Since the dawning of the new age of Olympians in 1896, there are have been key moments that have stunned and inspired millions to believe that the Olympics is more than just about the medal. Jesse Owen’s famous gold-medal lap in the face of a chagrined Hitler changed the world’s belief that skin color equaled racial dominance. Greg Louganis’s epic diving fail and winning comeback in 1998 inspired millions with his determination and grace under expected defeat.
Yet, there are many incredible moments of Olympic heroism have gone unsung over the years. From the backwoods of Tennessee to the waters of South Korea, these three competitors have transcended the games to give us a glimpse into the depths of the human soul, and redefined what it means to be an Olympic hero.
1. Yusra Mardini, Rio De Janeiro 2016
As the 2015 conflict in Syria came to a violent head, many natives realized that the safest course of action was to flee the country. After the dangerous journey through Lebanon and Turkey, the final ordeal was navigating the treacherous waters of the Greek Isle of Lesbos. For Olympic gold winner Yusra Mardini, it would be the defining moment of her life.
A Defining Journey
Seventeen-year-old Yusra Mardini, along with her sister Sarah and several other family members, navigated the high waters of the Aegean Sea during the summer of 2015. Partway through their voyage, the small watercraft sprung a leak, and the ship began taking in dangerous amounts of water. Although sheer panic ripped through the Syrian refugees aboard the craft, Mardini and her sister stepped up going overboard, using their powerful swim training to the advantage of all on aboard. Their strong legs propelled the boat towards Greece, where eventually, all 20 people safely arrived.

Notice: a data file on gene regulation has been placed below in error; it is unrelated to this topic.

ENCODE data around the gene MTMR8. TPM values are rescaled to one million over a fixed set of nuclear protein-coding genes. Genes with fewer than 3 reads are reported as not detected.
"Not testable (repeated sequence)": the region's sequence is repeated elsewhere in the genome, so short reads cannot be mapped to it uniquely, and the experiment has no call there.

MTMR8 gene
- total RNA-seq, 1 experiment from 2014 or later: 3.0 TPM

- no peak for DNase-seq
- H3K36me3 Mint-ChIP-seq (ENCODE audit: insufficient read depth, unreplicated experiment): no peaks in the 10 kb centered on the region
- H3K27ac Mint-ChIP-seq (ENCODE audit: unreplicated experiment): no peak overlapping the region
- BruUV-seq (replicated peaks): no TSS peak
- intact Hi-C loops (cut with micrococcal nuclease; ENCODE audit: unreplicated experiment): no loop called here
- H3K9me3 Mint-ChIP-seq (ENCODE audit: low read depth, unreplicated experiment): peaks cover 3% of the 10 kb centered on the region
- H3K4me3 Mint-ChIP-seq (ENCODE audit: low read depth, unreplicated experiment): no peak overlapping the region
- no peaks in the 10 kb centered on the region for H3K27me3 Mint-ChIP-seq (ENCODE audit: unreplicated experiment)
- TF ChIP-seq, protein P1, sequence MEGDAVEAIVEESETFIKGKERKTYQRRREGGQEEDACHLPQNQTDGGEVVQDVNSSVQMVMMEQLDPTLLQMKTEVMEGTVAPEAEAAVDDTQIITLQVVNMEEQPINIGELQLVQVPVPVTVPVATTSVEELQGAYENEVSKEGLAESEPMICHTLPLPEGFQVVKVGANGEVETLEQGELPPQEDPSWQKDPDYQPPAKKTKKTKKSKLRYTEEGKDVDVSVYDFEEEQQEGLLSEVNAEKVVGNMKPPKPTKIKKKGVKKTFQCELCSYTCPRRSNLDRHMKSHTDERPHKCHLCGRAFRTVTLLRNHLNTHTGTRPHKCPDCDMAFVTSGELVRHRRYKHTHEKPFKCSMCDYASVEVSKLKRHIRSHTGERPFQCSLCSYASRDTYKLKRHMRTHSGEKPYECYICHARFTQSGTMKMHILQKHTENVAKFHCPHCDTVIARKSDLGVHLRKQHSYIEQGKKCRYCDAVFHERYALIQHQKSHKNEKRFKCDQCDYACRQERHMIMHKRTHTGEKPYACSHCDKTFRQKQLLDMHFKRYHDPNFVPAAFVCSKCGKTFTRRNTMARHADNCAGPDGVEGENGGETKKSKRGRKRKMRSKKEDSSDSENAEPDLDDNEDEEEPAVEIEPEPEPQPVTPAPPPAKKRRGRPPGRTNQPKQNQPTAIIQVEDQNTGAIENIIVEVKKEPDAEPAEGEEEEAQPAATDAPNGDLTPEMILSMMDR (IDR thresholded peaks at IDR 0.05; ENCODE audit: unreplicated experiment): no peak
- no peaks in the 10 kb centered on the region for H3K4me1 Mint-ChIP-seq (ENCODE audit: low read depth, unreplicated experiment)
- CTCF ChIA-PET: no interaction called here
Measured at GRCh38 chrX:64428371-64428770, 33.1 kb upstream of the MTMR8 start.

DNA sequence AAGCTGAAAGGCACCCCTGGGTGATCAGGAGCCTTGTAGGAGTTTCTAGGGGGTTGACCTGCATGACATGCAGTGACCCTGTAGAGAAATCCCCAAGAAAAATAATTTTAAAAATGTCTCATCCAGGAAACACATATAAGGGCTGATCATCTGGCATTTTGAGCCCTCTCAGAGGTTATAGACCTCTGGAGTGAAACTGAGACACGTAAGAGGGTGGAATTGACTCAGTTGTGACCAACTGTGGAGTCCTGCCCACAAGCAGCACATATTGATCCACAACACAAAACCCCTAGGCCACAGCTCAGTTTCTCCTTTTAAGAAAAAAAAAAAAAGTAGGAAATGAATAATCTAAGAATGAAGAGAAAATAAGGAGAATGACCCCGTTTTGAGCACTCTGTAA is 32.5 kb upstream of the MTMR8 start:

Olympic Failure, Personal Hero
Mardini’s heroism and athletic prowess earned her a top place on the 2016 Olympic Refugee Team, a multinational team representing refugees from violent areas across the globe. As a part of the team, she came in 41st in the qualifying round for the 100-meter butterfly race, 16 places away from the semi-finals. Still, her heroism and athletic prowess before the games undoubtedly makes her one of the most inspiring competitors in the Olympics to date.
2. Wilma Rudolph, Rome 1960
In the small backwater town of St. Bethlehem, Tennesee, Wilma Rudolph was born into a poor African American family, the 20th of 22 children. She was born months early, weighing just four and a half pounds. And, although doctors suggested she might not survive, she showed a tenacity that would eventually make her an Olympic champion.
A Devastating Prognosis
Wilma Rudolph was born a sickly child, contracting polio when she was only four years old. The disease ravaged the tiny girl’s body, attacking her nervous system and leaving her left leg paralyzed. Doctors gave her a devastating prognosis – Wilma would never be able to walk again.
Still, Rudolph and her family insisted she push through it, encouraging her along the way. Her mother, Blanche, massaged her daughter’s atrophied leg muscles every day for years, despite many doctors telling her that it was useless. After five years of being confined to a wheelchair, Wilma shocked her doctors and family by removing her leg brace and walking on her own.